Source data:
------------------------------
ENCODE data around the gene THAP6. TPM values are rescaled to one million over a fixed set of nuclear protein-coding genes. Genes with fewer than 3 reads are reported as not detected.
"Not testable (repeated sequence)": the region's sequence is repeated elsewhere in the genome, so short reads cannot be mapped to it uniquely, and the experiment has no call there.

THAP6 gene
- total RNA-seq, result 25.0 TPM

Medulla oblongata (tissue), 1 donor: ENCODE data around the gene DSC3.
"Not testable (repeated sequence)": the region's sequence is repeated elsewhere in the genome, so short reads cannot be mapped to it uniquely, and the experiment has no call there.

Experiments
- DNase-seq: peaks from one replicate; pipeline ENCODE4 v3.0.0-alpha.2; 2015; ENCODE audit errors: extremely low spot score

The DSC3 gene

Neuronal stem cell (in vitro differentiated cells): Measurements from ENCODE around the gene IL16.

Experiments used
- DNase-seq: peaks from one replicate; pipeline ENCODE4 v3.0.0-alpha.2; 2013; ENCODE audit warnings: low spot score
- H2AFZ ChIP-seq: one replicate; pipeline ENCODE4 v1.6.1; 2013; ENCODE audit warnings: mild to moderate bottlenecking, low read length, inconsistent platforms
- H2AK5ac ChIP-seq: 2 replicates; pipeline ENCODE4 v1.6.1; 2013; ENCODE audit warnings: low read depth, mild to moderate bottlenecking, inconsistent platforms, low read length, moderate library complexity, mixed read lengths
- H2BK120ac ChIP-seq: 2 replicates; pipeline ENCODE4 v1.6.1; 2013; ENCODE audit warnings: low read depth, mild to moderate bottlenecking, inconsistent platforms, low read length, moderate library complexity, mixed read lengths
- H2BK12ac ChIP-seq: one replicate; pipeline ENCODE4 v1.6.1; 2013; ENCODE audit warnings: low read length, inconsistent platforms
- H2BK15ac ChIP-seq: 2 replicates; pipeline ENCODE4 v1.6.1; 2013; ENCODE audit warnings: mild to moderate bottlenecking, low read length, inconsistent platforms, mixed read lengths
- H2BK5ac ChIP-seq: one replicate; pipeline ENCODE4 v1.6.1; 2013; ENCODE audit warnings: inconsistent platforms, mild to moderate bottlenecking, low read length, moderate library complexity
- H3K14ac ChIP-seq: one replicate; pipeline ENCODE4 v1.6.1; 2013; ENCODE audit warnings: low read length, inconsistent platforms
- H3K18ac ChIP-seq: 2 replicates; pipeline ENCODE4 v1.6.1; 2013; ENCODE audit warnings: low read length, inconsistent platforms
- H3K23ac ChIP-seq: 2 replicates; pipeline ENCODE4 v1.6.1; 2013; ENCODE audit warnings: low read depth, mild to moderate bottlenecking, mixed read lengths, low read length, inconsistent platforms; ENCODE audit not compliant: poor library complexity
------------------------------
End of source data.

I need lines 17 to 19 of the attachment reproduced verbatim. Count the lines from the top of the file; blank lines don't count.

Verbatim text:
- H2BK15ac ChIP-seq: 2 replicates; pipeline ENCODE4 v1.6.1; 2013; ENCODE audit warnings: mild to moderate bottlenecking, low read length, inconsistent platforms, mixed read lengths
- H2BK5ac ChIP-seq: one replicate; pipeline ENCODE4 v1.6.1; 2013; ENCODE audit warnings: inconsistent platforms, mild to moderate bottlenecking, low read length, moderate library complexity
- H3K14ac ChIP-seq: one replicate; pipeline ENCODE4 v1.6.1; 2013; ENCODE audit warnings: low read length, inconsistent platforms